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Self-Storage in Hong Kong: Struggle Despite Demand and Growth

The appetite for self-storage is on the rise in Asia, particularly in the large cities of Hong Kong. Still, even with such momentum, the industry faces challenges to growth. Read about trends in use, development, regulations and more.

Regionally, the Asian self-storage industry is still in its infancy but gaining momentum. The core investment markets—Japan, Hong Kong and Singapore—have had the greatest exposure for the longest time, but even these areas are undersupplied relative to their Western counterparts. Over the last few years, the industry has also found its footing in Mainland China, Malaysia, South Korea, Taiwan, Thailand and Vietnam.

Following are insights to the Hong Kong market, based on my experience founding and operating RedBox Storage Ltd., which has five facilities in the city.

General Trends

In Hong Kong, higher residential prices and changing demographic patterns have resulted in smaller living quarters. The average amount of living space per person is around 160 square feet, a quarter of the average in Australia or the United States. The increasing prevalence of micro-apartments and an acceleration toward co-living are, in turn, driving the demand for self-storage.

What makes the sector particularly compelling for an investor is the limited supply. Self-storage per capita in Hong Kong is approximately 0.6 square feet compared to other developed markets such as London (1.3 square feet), New York (3.4 square feet) and Sydney (1.9 square feet), according to Self Storage Association of the United Kingdom.

While market fundamentals are undeniably attractive, the industry remains fragmented, with the potential for the right operator to act as a consolidator and establish a leadership position. InfraRed NF, a Hong Kong-based real estate investment fund operated by a joint venture, acquired a 90 percent stake in RedBox from E3 Capital Partners last year, committing $55 million for acquisitions across Hong Kong. This capital has been successfully deployed in Tsuen Wan, Tuen Mun and Yau Tong.

The majority of the Hong Kong customer base is still residential, with more than 80 percent sourced from surrounding homes. We see this changing over time with the growth of “just in time” work places. We see strategically positioned facilities having a role to play in the last-mile logistics chain or providing a place of work for online e-traders or sole-proprietary traders. Singapore is leading this trend through groups establishing co-sharing in their storage sites. This is common in the United Kingdom and U.S. It’s a trend we expect to spread across the larger facilities in Asia.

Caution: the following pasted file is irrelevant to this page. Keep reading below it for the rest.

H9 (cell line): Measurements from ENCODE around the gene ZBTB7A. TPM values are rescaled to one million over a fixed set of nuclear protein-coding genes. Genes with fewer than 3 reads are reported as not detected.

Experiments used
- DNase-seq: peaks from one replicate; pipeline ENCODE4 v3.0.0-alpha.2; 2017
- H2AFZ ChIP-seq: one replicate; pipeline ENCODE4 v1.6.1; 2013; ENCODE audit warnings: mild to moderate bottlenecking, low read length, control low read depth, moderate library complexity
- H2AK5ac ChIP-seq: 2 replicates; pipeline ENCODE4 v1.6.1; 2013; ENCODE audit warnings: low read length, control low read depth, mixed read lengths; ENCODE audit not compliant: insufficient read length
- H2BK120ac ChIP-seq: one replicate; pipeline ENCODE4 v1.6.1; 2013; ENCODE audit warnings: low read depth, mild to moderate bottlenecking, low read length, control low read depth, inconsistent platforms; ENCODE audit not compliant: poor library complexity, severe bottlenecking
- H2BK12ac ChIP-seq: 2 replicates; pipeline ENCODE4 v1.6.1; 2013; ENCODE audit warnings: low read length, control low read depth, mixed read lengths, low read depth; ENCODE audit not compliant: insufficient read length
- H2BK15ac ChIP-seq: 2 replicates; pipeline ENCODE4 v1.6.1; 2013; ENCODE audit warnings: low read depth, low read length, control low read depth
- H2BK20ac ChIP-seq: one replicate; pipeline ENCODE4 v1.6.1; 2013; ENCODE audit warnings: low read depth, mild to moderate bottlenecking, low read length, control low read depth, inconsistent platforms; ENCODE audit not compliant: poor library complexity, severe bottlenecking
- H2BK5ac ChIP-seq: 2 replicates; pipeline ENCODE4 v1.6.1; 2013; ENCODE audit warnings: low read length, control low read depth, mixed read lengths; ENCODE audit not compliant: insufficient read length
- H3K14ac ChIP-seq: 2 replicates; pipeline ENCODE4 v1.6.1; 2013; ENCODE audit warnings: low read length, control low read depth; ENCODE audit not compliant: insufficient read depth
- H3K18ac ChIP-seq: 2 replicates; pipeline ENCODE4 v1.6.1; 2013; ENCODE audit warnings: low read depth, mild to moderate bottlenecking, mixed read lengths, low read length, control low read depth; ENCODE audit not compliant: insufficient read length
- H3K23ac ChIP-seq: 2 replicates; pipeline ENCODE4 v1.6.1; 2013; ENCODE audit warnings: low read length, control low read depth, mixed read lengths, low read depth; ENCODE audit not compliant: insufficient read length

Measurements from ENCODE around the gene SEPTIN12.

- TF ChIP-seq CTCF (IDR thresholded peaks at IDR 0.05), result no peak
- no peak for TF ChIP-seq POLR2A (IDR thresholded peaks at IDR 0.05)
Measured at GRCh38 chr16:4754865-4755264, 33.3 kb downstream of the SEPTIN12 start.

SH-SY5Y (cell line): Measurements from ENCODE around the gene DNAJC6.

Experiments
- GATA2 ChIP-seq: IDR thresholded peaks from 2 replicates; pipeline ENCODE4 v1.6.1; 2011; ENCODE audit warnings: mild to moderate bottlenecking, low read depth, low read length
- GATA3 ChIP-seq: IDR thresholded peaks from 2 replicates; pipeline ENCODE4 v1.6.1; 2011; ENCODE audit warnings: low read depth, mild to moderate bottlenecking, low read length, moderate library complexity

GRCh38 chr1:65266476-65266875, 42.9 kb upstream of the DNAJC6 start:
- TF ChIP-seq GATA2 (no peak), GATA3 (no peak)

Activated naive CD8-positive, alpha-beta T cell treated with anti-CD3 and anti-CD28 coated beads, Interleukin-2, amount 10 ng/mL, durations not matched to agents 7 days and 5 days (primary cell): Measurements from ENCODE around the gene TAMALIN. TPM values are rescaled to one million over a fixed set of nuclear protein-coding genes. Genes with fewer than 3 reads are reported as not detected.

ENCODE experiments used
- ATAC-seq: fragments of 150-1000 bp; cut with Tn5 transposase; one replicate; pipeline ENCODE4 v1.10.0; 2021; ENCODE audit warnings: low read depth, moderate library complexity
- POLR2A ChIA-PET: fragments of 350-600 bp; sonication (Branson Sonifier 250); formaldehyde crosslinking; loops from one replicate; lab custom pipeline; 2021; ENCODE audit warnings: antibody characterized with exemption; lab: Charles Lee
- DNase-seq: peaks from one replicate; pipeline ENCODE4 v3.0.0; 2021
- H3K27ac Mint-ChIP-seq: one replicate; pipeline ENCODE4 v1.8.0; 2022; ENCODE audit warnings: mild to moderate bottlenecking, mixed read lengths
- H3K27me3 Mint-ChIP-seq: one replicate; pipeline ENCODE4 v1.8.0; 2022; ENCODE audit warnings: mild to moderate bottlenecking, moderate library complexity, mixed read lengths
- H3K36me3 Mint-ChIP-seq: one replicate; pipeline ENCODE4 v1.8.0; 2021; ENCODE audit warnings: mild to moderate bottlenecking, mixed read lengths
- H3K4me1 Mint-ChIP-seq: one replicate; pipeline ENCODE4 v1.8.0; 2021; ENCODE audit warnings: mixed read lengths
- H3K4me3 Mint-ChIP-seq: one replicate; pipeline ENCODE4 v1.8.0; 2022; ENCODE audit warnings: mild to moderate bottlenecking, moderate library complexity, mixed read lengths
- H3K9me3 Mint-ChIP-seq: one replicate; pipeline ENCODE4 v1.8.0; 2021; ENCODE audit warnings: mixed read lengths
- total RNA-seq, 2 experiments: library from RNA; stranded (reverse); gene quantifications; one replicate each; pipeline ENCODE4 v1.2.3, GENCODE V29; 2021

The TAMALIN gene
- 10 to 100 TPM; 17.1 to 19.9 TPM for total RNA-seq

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RedBox in Tai Wai

New Development

The Asia self-storage market isn’t mature enough to accommodate new, purpose-built self-storage facilities. This is likely as much about the value of the underlying real estate as it is about the sector itself. Across the region, self-storage makes use of older real estate assets, be it industrial spaces in Hong Kong and Singapore, grade-B offices in Japan, or basements in China. From a pure real estate investment perspective, this repositioning of older asset classes—for a higher and better use—is where value creation can occur. We don’t see this changing for the foreseeable future.

In reality, all the above elements are affecting exponential growth, but to expand on a few:

There’s no point in owning a Ferrari if you don’t have the fuel to make it go. Third-party funding for platform expansion isn’t freely available, as the demands of the institutional investor aren’t always aligned to the operational needs of the business. The market is polarizing to the big and the small with few opportunities in the middle.

InfraRed’s investment in RedBox has enabled further development of our technology and logistics platform. The InfraRed team also provided significant value through their wealth of knowledge relating to the wider real estate market.